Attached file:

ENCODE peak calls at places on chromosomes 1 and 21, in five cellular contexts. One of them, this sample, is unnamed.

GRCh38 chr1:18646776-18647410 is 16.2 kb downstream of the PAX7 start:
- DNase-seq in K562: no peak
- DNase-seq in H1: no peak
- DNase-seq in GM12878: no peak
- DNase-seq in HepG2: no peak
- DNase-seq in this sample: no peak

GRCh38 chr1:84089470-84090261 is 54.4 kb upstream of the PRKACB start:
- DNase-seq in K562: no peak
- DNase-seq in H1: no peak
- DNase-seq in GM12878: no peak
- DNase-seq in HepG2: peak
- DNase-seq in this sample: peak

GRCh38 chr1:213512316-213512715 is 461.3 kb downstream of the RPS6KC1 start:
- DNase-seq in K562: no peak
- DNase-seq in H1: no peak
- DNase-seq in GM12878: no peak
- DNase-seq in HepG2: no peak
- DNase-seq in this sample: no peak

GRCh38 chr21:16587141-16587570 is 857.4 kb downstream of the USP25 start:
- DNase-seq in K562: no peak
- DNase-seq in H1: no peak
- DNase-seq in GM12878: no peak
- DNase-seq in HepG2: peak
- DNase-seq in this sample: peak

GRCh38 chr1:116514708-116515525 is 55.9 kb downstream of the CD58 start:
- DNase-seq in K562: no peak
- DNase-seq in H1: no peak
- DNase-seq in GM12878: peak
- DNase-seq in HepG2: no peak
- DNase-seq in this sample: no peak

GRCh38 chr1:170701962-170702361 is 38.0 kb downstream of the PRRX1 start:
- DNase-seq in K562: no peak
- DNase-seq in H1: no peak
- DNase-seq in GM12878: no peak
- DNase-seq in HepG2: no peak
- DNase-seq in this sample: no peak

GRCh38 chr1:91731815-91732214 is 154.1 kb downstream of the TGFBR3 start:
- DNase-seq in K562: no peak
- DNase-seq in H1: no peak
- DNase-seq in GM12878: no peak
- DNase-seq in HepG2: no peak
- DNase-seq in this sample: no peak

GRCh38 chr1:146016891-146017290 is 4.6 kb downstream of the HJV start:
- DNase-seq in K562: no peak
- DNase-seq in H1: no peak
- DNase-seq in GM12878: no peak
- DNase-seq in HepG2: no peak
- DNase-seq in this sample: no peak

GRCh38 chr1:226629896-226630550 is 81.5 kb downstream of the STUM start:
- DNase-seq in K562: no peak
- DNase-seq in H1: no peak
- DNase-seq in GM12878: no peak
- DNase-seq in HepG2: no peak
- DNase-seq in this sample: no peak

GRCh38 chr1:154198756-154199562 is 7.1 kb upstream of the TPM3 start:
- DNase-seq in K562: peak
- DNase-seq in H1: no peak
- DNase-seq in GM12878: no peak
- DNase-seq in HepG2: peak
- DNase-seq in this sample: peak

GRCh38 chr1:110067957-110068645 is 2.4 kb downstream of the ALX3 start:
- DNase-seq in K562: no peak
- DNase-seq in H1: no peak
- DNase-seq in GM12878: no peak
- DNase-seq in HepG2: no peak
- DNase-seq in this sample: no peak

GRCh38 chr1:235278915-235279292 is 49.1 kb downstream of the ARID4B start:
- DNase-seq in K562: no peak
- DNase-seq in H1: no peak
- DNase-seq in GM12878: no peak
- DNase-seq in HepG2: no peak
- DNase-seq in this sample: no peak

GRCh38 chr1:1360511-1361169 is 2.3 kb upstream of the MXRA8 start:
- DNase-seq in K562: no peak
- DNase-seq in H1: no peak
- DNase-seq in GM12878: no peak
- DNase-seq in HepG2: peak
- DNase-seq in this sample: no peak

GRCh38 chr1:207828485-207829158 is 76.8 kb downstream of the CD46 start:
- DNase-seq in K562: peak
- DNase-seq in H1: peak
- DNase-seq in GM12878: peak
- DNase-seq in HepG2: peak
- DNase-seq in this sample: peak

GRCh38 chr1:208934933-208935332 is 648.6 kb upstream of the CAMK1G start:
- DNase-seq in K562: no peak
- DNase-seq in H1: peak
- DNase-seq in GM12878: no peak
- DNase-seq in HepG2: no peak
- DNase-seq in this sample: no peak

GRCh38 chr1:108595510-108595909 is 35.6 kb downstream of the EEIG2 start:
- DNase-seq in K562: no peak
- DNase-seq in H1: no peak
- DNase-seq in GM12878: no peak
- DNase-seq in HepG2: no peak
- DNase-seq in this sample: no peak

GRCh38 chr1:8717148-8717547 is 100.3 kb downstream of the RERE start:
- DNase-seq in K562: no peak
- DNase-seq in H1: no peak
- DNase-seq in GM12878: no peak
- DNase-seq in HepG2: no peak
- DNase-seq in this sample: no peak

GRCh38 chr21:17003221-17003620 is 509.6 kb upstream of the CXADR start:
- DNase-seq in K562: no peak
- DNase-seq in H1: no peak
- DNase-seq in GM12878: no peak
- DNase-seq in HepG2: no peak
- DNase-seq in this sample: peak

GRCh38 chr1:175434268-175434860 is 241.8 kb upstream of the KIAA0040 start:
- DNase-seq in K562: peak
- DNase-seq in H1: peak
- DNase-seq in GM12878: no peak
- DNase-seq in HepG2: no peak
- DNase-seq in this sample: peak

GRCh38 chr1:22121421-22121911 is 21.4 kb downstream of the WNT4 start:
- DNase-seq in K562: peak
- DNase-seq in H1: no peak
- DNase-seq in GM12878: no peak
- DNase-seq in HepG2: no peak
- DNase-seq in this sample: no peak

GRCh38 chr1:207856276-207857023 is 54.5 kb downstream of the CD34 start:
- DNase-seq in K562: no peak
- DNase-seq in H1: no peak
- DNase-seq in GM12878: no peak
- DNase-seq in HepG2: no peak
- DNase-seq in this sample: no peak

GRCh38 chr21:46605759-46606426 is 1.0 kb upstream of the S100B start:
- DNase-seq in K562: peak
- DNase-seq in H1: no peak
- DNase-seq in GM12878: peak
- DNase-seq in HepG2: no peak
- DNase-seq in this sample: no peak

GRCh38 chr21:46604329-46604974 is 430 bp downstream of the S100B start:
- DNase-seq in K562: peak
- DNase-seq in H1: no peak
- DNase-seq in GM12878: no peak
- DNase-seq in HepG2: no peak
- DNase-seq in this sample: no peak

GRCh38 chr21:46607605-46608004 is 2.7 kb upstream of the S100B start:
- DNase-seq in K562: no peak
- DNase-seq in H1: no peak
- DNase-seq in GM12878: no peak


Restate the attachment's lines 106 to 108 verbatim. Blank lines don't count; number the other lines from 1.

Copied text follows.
- DNase-seq in H1: no peak
- DNase-seq in GM12878: no peak
- DNase-seq in HepG2: no peak